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|2nwz, resolution 1.80Å ()|
|Gene:||CA2 (Homo sapiens)|
|Related:||2nwo, 2nwp, 2nwy, 2nxr, 2nxs, 2nxt|
Structural and kinetic effects of hydrophobic mutations on the active site of human carbonic anhydrase II
Catalysis of the hydration of CO2 by human carbonic anhydrase isozyme II (HCA II) is sustained at a maximal catalytic turnover of 1 mus-1 by proton transfer between a zinc-bound solvent and bulk solution. This mechanism of proton transfer is facilitated via the side chain of His64, which is located 7.5 A from the zinc, and mediated via intervening water molecules in the active-site cavity. Three hydrophilic residues that have previously been shown to contribute to the stabilization of these intervening waters were replaced with hydrophobic residues (Y7F, N62L, and N67L) to determine their effects on proton transfer. The structures of all three mutants were determined by X-ray crystallography, with crystals equilibrated from pH 6.0 to 10.0. A range of changes were observed in the ordered solvent and the conformation of the side chain of His64. Correlating these structural variants with kinetic studies suggests that the very efficient proton transfer (approximately 7 micros-1) observed for Y7F HCA II in the dehydration direction, compared with the wild type and other mutants of this study, is due to a combination of three features. First, in this mutant, the side chain of His64 showed an appreciable inward orientation pointing toward the active-site zinc. Second, in the structure of Y7F HCA II, there is an unbranched chain of hydrogen-bonded waters linking the proton donor His64 and acceptor zinc-bound hydroxide. Finally, the difference in pKa of the donor and acceptor appears favorable for proton transfer. The data suggest roles for residues 7, 62, and 67 in fine-tuning the properties of His64 for optimal proton transfer in catalysis.
Speeding up proton transfer in a fast enzyme: kinetic and crystallographic studies on the effect of hydrophobic amino acid substitutions in the active site of human carbonic anhydrase II., Fisher SZ, Tu C, Bhatt D, Govindasamy L, Agbandje-McKenna M, McKenna R, Silverman DN, Biochemistry. 2007 Mar 27;46(12):3803-13. Epub 2007 Mar 2. PMID:17330962
From MEDLINE®/PubMed®, a database of the U.S. National Library of Medicine.
[CAH2_HUMAN] Defects in CA2 are the cause of osteopetrosis autosomal recessive type 3 (OPTB3) [MIM:259730]; also known as osteopetrosis with renal tubular acidosis, carbonic anhydrase II deficiency syndrome, Guibaud-Vainsel syndrome or marble brain disease. Osteopetrosis is a rare genetic disease characterized by abnormally dense bone, due to defective resorption of immature bone. The disorder occurs in two forms: a severe autosomal recessive form occurring in utero, infancy, or childhood, and a benign autosomal dominant form occurring in adolescence or adulthood. Autosomal recessive osteopetrosis is usually associated with normal or elevated amount of non-functional osteoclasts. OPTB3 is associated with renal tubular acidosis, cerebral calcification (marble brain disease) and in some cases with mental retardation.
[CAH2_HUMAN] Essential for bone resorption and osteoclast differentiation (By similarity). Reversible hydration of carbon dioxide. Can hydrate cyanamide to urea. Involved in the regulation of fluid secretion into the anterior chamber of the eye.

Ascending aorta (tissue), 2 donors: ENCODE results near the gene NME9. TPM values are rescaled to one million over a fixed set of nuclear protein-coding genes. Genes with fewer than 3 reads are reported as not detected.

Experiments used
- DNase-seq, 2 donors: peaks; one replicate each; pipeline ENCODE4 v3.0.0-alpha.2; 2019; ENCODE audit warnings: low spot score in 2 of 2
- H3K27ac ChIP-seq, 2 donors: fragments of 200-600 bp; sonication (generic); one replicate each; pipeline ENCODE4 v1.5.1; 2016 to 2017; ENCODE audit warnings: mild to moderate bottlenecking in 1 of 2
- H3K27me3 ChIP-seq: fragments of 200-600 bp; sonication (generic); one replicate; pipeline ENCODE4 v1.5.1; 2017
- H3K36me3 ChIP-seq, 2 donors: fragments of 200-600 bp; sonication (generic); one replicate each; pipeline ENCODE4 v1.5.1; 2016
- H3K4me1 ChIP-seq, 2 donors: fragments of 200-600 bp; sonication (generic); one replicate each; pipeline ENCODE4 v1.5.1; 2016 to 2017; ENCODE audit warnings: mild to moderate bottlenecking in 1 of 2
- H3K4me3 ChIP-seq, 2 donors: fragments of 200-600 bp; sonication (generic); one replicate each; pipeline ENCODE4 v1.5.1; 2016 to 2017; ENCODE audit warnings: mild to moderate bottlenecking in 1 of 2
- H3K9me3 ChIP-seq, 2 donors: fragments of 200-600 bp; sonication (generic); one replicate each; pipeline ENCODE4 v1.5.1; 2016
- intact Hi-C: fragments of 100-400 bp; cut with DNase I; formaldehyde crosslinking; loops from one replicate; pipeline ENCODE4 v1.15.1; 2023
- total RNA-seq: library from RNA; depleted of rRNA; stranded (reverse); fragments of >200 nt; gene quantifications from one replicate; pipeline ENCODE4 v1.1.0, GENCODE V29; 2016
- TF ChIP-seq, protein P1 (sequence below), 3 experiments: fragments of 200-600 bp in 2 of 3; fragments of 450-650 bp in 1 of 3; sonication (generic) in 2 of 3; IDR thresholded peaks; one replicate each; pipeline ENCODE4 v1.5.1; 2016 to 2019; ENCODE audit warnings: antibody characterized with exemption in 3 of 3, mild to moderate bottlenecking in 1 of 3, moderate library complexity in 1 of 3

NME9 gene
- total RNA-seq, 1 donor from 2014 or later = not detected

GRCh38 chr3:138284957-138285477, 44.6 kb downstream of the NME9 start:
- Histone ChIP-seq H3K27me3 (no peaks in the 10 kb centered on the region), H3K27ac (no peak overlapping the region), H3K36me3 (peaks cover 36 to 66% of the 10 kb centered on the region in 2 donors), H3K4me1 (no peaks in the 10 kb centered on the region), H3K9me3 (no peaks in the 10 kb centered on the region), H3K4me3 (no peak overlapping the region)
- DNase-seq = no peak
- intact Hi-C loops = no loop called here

About this Structure
- Fisher SZ, Tu C, Bhatt D, Govindasamy L, Agbandje-McKenna M, McKenna R, Silverman DN. Speeding up proton transfer in a fast enzyme: kinetic and crystallographic studies on the effect of hydrophobic amino acid substitutions in the active site of human carbonic anhydrase II. Biochemistry. 2007 Mar 27;46(12):3803-13. Epub 2007 Mar 2. PMID:17330962 doi:10.1021/bi602620k
- ↑ Venta PJ, Welty RJ, Johnson TM, Sly WS, Tashian RE. Carbonic anhydrase II deficiency syndrome in a Belgian family is caused by a point mutation at an invariant histidine residue (107 His----Tyr): complete structure of the normal human CA II gene. Am J Hum Genet. 1991 Nov;49(5):1082-90. PMID:1928091
- ↑ Roth DE, Venta PJ, Tashian RE, Sly WS. Molecular basis of human carbonic anhydrase II deficiency. Proc Natl Acad Sci U S A. 1992 Mar 1;89(5):1804-8. PMID:1542674
- ↑ Soda H, Yukizane S, Yoshida I, Koga Y, Aramaki S, Kato H. A point mutation in exon 3 (His 107-->Tyr) in two unrelated Japanese patients with carbonic anhydrase II deficiency with central nervous system involvement. Hum Genet. 1996 Apr;97(4):435-7. PMID:8834238
- ↑ Hu PY, Lim EJ, Ciccolella J, Strisciuglio P, Sly WS. Seven novel mutations in carbonic anhydrase II deficiency syndrome identified by SSCP and direct sequencing analysis. Hum Mutat. 1997;9(5):383-7. PMID:9143915 doi:<383::AID-HUMU1>3.0.CO;2-5 10.1002/(SICI)1098-1004(1997)9:5<383::AID-HUMU1>3.0.CO;2-5
- ↑ Shah GN, Bonapace G, Hu PY, Strisciuglio P, Sly WS. Carbonic anhydrase II deficiency syndrome (osteopetrosis with renal tubular acidosis and brain calcification): novel mutations in CA2 identified by direct sequencing expand the opportunity for genotype-phenotype correlation. Hum Mutat. 2004 Sep;24(3):272. PMID:15300855 doi:10.1002/humu.9266
- ↑ Briganti F, Mangani S, Scozzafava A, Vernaglione G, Supuran CT. Carbonic anhydrase catalyzes cyanamide hydration to urea: is it mimicking the physiological reaction? J Biol Inorg Chem. 1999 Oct;4(5):528-36. PMID:10550681
- ↑ Kim CY, Whittington DA, Chang JS, Liao J, May JA, Christianson DW. Structural aspects of isozyme selectivity in the binding of inhibitors to carbonic anhydrases II and IV. J Med Chem. 2002 Feb 14;45(4):888-93. PMID:11831900